It's the question writers dread: where do you get your ideas?

This has been on my mind a bit this month, first as I had been reading John Boyne's new novel A Ladder to the Sky in which a sociopathic young writers steals ideas for his novels in a myriad of ways, all varying in their degree of moral bankruptcy, and then second as I struggled to write any new short stories for my forthcoming book.

There was a period of time, perhaps even two years ago although I really hope it wasn't that long, when stories used to be single sitting affairs. I'd have ideas buzzing around me like a swarm of wasps, irritating me, getting under my skin, and then off I'd go to my laptop or my notebook and the idea would just come rushing out.

Lately, I've longed for that to happen to me again.

It got me thinking about where the ideas for those particular stories had come from.  For my story The Sea Also Waits, I was inspired by the real life disappearance of a Russian free diver, which I'd read about on The Guardian. For my story From Under the Ground (published in the most recent issue of Westerly), it was the arrest of a man in connection with the Claremont Serial Killings which had been on the news every night when I was in primary school. For the story A Moveable Farce (which will appear in the next Margaret River Press anthology), it was the attacks on the Bataclan Theatre in Paris.

I began to worry that, because I no longer watch the news with my parents as part of our nightly routine, perhaps the steady feed of issues to worry me and make me anxious, while generally being better for my anxiety, was having a detrimental effect on my creativity.

But there are other stories in the collection that have come from other places. Some are fictionalised accounts from my own life-- where I give my characters the chance to change the outcomes, or stand up for themselves, or get the clarity that they need to in order to move on faster. Others are amalgams. Writers are like bowerbirds, building their nests and we take snippets from all over, combining them together to make something new. I've heard rumours that say Helen Garner carries a notebook with her always and writes down fragments of what she overhears to use later as dialogue. I've often wondered if her friends and family hear themselves when they read her work, or if they'd even recognise something that they might have said. I've taken birthday parties that I attended or hosted and mixed them with different groups of people; I've transplanted conversations that I've had into the mouths of others; I've imagined people who I've never met walking in places where I've been. One of my stories was inspired by a story in Elizabeth Strout's Olive Kitteridge, for the people in the story could have walked right out of the Western Suburbs of Perth, so I tried to mimic the style of the piece.

The pieces always grow from the original seed that is planted.

Nothing ends up exactly where it started.

I'm no closer to finding that common denominator that links all these things that have set my neurons firing, but perhaps I should stop looking. If I were to understand the magic trick, and put it to use whenever I wanted, I worry that I would not enjoy the experience as much.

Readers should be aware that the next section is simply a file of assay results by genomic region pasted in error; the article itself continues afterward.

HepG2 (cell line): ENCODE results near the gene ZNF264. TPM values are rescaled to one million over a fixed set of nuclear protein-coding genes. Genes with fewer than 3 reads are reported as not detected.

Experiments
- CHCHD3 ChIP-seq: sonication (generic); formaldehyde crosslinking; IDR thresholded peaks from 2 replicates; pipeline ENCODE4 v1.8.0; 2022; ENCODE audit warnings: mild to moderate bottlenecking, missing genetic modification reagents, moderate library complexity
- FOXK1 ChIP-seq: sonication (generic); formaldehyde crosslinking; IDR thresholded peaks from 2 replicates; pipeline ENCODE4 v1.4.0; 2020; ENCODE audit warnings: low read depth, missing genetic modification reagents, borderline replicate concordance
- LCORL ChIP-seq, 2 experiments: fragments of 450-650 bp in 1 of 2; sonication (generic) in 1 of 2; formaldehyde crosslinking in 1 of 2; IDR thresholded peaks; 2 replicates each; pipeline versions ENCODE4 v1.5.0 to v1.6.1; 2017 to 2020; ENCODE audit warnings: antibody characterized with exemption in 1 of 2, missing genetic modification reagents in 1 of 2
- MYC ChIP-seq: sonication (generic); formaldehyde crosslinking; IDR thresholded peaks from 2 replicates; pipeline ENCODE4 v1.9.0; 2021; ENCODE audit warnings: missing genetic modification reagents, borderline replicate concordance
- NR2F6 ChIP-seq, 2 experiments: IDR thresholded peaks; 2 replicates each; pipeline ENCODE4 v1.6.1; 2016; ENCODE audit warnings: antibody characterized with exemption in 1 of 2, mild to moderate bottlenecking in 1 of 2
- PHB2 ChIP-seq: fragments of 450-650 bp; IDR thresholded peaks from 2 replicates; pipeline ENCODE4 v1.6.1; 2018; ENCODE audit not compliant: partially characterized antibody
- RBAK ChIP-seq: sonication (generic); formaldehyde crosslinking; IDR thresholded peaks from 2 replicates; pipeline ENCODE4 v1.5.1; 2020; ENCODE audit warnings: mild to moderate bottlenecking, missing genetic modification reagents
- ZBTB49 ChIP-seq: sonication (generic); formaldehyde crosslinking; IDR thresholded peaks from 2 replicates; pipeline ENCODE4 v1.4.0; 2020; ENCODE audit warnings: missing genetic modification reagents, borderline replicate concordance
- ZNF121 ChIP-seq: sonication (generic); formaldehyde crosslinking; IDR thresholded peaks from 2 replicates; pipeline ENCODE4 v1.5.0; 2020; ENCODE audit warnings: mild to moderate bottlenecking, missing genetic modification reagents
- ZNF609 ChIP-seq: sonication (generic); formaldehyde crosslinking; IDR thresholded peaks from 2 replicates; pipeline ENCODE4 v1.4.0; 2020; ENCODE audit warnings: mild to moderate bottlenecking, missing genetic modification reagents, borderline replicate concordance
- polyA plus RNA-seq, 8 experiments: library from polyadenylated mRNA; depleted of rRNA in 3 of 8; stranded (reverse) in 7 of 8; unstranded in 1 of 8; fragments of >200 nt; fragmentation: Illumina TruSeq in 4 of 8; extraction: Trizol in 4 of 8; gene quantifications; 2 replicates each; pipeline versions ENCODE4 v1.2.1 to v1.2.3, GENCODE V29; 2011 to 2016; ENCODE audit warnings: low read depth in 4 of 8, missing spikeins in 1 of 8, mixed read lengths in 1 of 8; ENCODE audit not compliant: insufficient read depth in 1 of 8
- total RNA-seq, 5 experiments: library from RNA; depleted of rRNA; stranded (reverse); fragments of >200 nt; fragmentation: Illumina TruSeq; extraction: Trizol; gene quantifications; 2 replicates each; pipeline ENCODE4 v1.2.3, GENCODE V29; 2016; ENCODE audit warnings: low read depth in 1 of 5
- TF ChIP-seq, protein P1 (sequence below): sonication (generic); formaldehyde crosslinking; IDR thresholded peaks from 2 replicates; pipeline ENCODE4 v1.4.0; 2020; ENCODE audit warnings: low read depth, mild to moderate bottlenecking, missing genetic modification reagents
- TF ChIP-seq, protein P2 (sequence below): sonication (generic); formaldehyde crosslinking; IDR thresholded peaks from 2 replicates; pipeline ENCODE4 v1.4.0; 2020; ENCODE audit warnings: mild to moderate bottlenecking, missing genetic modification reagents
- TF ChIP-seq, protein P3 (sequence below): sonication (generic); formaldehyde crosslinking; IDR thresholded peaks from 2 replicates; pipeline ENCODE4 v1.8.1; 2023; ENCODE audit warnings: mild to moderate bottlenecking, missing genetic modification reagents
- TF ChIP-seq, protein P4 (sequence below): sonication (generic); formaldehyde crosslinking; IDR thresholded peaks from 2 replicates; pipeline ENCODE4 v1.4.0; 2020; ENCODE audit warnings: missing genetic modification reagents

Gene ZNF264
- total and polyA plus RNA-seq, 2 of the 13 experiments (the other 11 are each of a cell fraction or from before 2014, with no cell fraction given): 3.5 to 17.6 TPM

Sunday, 20 January 2019

Countdown to October: Some Short Story Collection Recommendations

Short story collections. You either hate them, or you love them.

I hope that you, the person reading this post, is in the camp of those who love them, as come October this year, I'll have a collection of my very own out in bookshops.

(It feels weird to say that, because I haven't even finished putting it all together, but more details will come as I know them and I am planning on blogging through the whole process.)

In the lead up to the really hard work of getting it ready, I've been thinking a lot about short story collections I love, and short story collections that I really want to read.  I thought today I would post a list for you of amazing collections to check out if you're wanting to get into the genre, or if you're just looking for something new to read. These are in no particular order:

Short Story Collections I Have Read and Loved

* Like a House on Fire and Dark Roots, both by Cate Kennedy
* Trick of the Light by Laura Elvery
* Pulse Points by Jennifer Down
* Australia Day by Melanie Cheng
* Bird Country by Claire Aman
* Foreign Soil by Maxine Beneba Clarke
* Heat and Light by Ellen van Neerven
* The Weight of a Human Heart by Ryan O'Neill
* You Think It, I'll Say It by Curtis Sittenfeld
* The True Colour of the Sea and The Bodysurfers by Robert Drewe
* Feet to the Stars by Susan Midalia
* Only the Animals by Ceridwen Dovey
* The Circle and the Equator by Kyra Giorgi
* The Love of a Bad Man by Laura Elizabeth Woollett

Short Story Collections I Really Want to Read

* Little White Slips by Karen Hitchcock
* Zebra by Debra Adelaide
* Her Body and Other Parties by Carmen Maria Machado
* Sour Heart by Jenny Zhang
* The Beginning of the World in the Middle of the Night by Jen Campbell
* You Know You Want This by Kristen Roupenian
* Common People by Tony Birch
* Any collection by Joyce Carol Oates
* After the Carnage by Tara June Winch
* The Secret Lives of Men by Georgia Blain
* Kiss Kiss by Roald Dahl
* Stone Mattress by Margaret Atwood
* The Assassination of Margaret Thatcher by Hilary Mantel

Let me know if there are any collections missing from this list-- I want to be inspired by what other writers are doing in the genre!

Happy reading.